Purchase cataloguePainted with Words is a compelling look at Vincent van Gogh's correspondence to his young colleague Émile Bernard between 1887 and 1889. Van Gogh's words and sketches reveal his thoughts about art and life and communicate his groundbreaking work in Arles to his fellow painter.
Van Gogh's letters to Bernard reveal the tenor of their relationship. Van Gogh assumed the role of an older, wiser brother, offering praise or criticism of Bernard's paintings, drawings, and poems. At the same time the letters chronicle van Gogh's own struggles, as he reached his artistic maturity in isolation in Arles and St. Rémy. Throughout the letters are no less than twelve sketches by van Gogh meant to provide Bernard with an idea of his work in progress, including studies related to the paintings The Langlois Bridge, Houses at Saintes-Maries-de-la-Mer, Boats on the beach at Saintes-Maries, The Sower, and View of Arles at Sunset.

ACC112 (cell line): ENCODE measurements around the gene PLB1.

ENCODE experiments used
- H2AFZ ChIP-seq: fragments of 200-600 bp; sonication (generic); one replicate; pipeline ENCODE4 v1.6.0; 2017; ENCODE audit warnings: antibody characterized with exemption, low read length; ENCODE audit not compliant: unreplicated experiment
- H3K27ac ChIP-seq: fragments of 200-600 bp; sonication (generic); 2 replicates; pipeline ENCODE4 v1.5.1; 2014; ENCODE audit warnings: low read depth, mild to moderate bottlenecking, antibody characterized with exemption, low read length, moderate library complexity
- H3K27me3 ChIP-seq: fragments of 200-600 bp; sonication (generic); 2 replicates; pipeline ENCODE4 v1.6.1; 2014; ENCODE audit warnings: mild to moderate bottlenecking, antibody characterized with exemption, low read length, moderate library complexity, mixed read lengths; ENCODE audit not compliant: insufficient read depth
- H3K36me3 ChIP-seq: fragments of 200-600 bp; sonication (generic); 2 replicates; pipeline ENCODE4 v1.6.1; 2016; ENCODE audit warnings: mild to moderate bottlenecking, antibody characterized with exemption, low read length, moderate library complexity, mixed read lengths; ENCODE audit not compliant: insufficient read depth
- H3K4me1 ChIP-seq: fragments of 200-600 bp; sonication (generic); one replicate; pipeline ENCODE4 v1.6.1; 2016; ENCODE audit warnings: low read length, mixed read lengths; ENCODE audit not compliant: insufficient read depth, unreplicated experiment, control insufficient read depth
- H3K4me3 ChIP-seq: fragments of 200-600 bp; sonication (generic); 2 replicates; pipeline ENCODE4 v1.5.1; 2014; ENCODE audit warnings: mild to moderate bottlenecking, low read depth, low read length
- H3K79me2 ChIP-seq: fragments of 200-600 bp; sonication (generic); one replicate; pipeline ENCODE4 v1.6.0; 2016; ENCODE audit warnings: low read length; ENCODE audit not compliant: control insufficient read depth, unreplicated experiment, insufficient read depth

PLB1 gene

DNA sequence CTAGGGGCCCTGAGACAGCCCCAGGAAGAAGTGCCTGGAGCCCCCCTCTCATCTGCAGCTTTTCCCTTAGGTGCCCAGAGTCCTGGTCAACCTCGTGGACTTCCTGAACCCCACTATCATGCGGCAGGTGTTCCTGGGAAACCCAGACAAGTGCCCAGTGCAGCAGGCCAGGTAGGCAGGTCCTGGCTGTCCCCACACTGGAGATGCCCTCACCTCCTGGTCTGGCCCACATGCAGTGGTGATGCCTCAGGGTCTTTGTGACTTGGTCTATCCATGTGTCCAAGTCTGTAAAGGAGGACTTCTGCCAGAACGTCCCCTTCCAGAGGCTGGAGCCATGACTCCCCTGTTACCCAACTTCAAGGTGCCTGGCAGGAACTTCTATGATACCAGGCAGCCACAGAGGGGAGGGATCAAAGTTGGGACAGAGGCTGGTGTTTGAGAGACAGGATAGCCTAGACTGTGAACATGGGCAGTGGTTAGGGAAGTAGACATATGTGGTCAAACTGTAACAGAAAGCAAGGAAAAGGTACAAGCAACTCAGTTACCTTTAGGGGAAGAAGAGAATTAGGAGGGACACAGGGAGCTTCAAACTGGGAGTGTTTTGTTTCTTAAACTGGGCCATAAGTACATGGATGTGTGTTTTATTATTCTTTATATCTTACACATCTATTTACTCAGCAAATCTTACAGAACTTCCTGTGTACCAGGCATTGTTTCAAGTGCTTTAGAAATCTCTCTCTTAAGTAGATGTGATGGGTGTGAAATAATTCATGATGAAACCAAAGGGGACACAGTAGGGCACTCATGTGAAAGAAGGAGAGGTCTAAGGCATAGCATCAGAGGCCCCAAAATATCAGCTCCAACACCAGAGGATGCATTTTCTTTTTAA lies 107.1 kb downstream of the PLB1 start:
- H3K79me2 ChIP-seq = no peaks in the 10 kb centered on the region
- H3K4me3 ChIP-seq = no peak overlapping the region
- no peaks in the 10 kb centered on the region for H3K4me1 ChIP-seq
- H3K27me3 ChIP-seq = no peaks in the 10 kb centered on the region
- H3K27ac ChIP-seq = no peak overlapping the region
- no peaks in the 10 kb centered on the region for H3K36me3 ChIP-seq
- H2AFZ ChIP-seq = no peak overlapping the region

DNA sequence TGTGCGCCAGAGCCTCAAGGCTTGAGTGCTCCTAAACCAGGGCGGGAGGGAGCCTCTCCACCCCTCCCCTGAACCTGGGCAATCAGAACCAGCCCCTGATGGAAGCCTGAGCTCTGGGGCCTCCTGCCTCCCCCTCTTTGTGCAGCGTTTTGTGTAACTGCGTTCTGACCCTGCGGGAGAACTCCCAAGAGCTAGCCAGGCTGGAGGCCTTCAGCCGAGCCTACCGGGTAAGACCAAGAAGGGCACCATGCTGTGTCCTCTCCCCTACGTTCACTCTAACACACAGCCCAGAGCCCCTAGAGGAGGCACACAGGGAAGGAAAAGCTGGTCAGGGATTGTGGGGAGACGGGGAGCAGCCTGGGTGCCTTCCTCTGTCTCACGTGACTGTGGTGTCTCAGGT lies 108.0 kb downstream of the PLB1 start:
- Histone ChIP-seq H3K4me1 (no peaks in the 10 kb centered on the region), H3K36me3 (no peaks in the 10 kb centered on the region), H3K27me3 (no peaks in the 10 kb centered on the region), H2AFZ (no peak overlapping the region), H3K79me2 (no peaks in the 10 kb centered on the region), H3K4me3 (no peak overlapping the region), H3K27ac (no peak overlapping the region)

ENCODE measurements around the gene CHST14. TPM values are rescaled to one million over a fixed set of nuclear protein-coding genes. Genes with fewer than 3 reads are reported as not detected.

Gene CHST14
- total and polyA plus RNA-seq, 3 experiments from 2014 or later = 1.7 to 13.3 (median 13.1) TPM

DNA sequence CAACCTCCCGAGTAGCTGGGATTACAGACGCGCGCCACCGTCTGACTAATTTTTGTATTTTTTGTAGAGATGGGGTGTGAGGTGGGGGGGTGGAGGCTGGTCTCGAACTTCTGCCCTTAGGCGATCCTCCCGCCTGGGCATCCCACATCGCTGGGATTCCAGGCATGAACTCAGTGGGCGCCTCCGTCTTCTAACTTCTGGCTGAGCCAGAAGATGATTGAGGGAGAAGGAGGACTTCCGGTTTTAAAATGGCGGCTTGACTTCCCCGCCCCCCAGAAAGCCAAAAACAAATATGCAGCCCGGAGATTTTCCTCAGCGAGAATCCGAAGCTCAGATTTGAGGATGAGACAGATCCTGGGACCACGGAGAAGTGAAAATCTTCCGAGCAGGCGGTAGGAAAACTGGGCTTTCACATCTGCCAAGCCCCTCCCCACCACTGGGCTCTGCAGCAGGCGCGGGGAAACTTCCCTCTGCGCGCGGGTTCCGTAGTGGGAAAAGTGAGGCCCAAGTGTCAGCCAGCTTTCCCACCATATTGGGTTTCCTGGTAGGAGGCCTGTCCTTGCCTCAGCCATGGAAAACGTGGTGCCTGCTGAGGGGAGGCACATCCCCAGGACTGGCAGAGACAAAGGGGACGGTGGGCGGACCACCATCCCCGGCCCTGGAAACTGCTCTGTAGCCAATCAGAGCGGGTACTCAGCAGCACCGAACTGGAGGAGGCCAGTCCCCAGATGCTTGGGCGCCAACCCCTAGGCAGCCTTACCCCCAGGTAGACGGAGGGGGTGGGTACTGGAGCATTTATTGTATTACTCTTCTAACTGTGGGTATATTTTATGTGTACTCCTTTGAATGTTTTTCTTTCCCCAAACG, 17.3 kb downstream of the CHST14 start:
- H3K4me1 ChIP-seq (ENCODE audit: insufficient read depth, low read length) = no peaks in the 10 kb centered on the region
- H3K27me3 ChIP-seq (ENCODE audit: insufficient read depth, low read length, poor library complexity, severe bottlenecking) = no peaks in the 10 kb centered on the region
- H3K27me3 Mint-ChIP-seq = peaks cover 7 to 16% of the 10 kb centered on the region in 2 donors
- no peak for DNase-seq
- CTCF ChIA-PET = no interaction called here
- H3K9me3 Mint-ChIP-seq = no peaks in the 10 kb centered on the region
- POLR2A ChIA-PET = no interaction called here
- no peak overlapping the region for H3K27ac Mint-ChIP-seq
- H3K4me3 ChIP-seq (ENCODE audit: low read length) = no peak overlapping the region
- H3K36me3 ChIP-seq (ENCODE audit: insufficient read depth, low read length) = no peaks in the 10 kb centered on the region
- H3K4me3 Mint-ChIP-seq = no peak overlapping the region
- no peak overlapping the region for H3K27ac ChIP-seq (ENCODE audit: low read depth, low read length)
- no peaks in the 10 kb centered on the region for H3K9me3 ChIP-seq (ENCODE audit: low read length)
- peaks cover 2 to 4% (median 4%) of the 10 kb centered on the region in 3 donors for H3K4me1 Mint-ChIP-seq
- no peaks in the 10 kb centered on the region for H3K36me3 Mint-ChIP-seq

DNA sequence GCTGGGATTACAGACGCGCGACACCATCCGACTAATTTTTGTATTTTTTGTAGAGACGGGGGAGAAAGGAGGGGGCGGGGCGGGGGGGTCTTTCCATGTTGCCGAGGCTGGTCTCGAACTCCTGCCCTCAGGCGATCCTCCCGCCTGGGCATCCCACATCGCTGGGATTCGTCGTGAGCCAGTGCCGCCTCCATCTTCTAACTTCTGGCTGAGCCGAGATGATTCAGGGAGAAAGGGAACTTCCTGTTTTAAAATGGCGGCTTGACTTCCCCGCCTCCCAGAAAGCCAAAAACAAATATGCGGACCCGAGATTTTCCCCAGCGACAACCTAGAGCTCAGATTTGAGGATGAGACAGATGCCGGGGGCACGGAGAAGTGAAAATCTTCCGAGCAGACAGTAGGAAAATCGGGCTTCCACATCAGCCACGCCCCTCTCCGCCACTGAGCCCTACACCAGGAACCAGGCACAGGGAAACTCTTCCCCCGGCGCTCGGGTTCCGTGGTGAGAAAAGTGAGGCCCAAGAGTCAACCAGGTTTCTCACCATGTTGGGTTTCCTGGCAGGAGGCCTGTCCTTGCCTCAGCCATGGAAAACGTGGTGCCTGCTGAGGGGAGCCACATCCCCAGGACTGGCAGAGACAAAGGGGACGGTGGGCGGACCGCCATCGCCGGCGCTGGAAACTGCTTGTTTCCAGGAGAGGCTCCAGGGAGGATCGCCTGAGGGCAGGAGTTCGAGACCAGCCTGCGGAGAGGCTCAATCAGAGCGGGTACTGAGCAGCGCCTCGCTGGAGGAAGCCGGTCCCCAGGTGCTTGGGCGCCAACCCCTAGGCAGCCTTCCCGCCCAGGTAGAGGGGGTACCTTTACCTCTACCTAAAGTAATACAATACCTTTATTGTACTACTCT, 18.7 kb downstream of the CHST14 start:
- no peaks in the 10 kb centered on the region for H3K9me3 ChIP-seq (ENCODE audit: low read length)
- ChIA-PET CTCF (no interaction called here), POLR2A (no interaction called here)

The translations used in this presentation are from the catalogue for the exhibition: Vincent van Gogh
Painted with Words, The Letters to Émile Bernard and are reproduced by kind permission of the Van Gogh Museum, Amsterdam.
Major support for Painted with Words: Vincent van Gogh's Letters to Émile Bernard and its accompanying catalogue was provided by the International Music and Art Foundation. Generous support was also provided by the Robert Lehman Foundation and the National Endowment for the Arts.
Vincent van Gogh, letter to Émile Bernard, Arles, 1 October 1888, Letter 17, page 2
nature you have to see in order to develop your talent as
a painter and colorist to its full extent. But that can be done only to the detriment of your poor
carcass, if your father does not make it possible for you to avoid becoming anemic or to catch
debilitating dysentery through lack of strengthening food before this African ordeal.
It's scarcely possible to make yourself strong over there, and if you go to a hot climate, I'm far
from saying you have to fatten yourself up beforehand, but I do say you have to pay attention to
your food for some time in advance. And I'm sticking to that, having found myself doing well here
on that regime, and the heat of Africa is something different again from that of Arles.
You'll emerge from this ordeal of your service much stronger, and strong enough for a whole
career as an artist or—broken.